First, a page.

Arman Abrahimzadeh

Arman Abrahimzadeh OAM


Watch Arman's Story

While he was in his early 20s, Arman Abrahimzadeh’s mother passed away in tragic circumstances. Inspired by the support of the community and by joining forces with his two sisters, the Zahra Foundation was established in her honour. With the Foundation operating successfully in South Australia and now Newcastle, Arman continues to draw on his own experience to help others.

Information correct at the time of receiving the award

When 10-year-old Arman Abrahimzadeh and his family migrated to Adelaide in 1997, the biggest challenge he faced was learning the language. Without the ability to communicate and understand, making friends and participating in activities was nearly impossible. Arman felt isolated, especially when his older sister wasn’t with him at school. There were moments when he would find a quiet spot on the oval to “have a little cry”, overwhelmed by the feeling of not belonging.

But once he grasped the language and was able to make friends and engage with those around him, Adelaide began to feel like home.

When he was 14, a family friend involved in Taekwondo suggested that Arman take up the sport. His parents saw it as a way to keep him engaged and channel his energy into something positive. Arman excelled in Taekwondo, representing Australia on the international stage. Taekwondo helped Arman significantly during his teenage years, allowing him to manage his energy and emotions in the controlled environment of the gym.

As he neared the end of high school and had to decide on his path, he wanted to pursue his dream of becoming a pilot, but as a young Muslim in a post-9/11 world, he was advised against this.

Arman’s first memory of being interested in design dates back to his early childhood, when his father came home with what was essentially a kit to make a small cardboard house. Watching his father assemble the house, Arman was transfixed. The memory remained with him and led him to consider interior architecture as a career. As a migrant, he was mindful of the importance of having transferable and portable qualifications and attending UniSA’s open day and hearing about job opportunities convinced him to commit.

During his university years, Arman initially had doubts about his course but gradually realised the importance of creativity and innovation in the field. “One of the things that I failed to appreciate at university was that our lecturers were trying to push our creative boundaries. ‘Think outside the box’ they would constantly say, ‘be abstract’. I remember looking up the meaning of abstract to ensure I understood it correctly.”

In March 2010, around the time Arman was to graduate from UniSA, his mother Zahra and sister Atena were celebrating Persian New Year and Zahra’s birthday at a large community event at the Adelaide Convention Centre. “That night, my mum was surrounded by hundreds of community members, and she was having a great night. Unfortunately, it all ended with a tragedy when my dad took her life.”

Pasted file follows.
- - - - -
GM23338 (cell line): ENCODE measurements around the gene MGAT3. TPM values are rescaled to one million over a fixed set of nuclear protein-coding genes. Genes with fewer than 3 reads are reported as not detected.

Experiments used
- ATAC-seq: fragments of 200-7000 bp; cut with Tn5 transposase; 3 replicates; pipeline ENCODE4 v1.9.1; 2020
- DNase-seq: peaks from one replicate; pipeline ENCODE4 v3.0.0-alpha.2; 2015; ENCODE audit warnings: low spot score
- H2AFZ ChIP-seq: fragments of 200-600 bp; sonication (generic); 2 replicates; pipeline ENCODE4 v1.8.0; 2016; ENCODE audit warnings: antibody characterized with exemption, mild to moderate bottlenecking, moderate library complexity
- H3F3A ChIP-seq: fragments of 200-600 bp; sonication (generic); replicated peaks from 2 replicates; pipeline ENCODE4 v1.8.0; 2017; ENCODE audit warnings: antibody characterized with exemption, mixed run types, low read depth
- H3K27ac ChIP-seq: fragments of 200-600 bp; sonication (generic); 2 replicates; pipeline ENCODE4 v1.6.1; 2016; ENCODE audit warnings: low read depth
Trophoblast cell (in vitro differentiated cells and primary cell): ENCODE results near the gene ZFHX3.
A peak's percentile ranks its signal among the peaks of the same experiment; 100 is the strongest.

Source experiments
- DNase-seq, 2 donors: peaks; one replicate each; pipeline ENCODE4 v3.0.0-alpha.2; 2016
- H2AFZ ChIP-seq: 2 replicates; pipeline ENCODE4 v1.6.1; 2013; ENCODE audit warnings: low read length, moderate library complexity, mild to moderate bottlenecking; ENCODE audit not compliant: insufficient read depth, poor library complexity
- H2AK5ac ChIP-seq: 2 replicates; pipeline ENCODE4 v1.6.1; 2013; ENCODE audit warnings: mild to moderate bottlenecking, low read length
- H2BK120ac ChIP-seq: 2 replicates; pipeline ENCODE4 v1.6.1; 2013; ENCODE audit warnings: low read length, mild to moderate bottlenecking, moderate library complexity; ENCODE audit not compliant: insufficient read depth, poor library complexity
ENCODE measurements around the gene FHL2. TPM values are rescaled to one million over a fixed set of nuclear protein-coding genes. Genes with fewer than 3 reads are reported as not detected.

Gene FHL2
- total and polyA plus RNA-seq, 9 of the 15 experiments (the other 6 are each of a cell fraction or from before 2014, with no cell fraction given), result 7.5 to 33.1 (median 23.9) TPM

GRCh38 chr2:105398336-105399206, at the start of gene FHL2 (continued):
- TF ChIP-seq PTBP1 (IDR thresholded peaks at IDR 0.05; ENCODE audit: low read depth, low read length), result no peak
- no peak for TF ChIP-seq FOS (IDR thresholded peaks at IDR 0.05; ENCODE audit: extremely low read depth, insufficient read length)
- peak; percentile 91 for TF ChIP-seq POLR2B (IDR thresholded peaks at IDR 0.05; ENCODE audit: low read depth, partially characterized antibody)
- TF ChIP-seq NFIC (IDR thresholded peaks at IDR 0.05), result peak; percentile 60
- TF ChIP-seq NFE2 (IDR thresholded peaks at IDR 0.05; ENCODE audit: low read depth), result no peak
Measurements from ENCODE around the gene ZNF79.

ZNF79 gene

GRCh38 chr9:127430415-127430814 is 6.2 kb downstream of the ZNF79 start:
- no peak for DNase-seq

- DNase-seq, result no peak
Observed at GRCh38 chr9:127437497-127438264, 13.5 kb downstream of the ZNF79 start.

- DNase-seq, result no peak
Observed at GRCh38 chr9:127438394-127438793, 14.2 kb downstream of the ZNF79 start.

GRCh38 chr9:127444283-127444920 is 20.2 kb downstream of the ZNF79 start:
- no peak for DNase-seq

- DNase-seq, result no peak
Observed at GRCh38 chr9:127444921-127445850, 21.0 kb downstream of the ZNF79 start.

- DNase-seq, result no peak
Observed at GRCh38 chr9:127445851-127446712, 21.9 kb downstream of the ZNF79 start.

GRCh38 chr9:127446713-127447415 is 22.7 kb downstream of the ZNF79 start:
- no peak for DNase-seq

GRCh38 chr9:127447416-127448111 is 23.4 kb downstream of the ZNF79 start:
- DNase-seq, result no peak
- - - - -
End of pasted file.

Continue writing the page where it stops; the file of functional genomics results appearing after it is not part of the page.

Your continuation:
The family had been subjected to years of psychological and physical abuse, which Arman only realised was not the norm when he began to visit friends’ houses and witness other families’ dynamics. Eventually, Zahra gathered the strength to flee the family home with her children and essentially went into hiding, but the authorities failed to adequately protect her.

Despite the circumstances, Arman chooses to believe that both good and bad events happen for a reason. The tragedy brought an outpouring of support from the community, inspiring him and his sister Atena, a UniSA alumna, to establish the Zahra Foundation, a charitable organisation dedicated to assisting women escaping domestic violence to become financially independent.

The siblings were mindful of taking on such an emotionally taxing activity but have ensured the family’s continuous involvement. “We’ve made sure that the family has a presence on the Board at all times,” he says. Atena served for a number of years, and when Arman left after 12 months, his wife Genevieve, also a UniSA alumna, took over as the family’s nominee.

Arman’s career path eventually led him to work for the SA Housing Authority, using his unique perspective as a former social housing tenant to appreciate the work of government agencies and service providers in assisting vulnerable individuals.

Arman is an Adelaide City Councillor and uses his qualifications and knowledge to further his understanding of the importance of planning and building in the community. “I’m glad I listened to my tutors and lecturers when they told me to hold on and stay positive because it’ll all make sense one day. Nowadays, I find that it makes more and more sense as time goes by.”

Despite reducing his day-to-day involvement in the Foundation, Arman is proud of its impact, having helped more than 1200 South Australian women since its inception and expanding into Newcastle. In 2018 he was awarded a Medal of the Order of Australia for service to the community through social welfare organisations.

Arman remains optimistic about the future of domestic violence prevention efforts. “I’m hopeful that the next generation can come along and pick up some of our current social issues and, by the time they’re finished with it, turn around and say, ‘this is no longer an issue; this is no longer a risk’.”

< 2023 Alumni Awards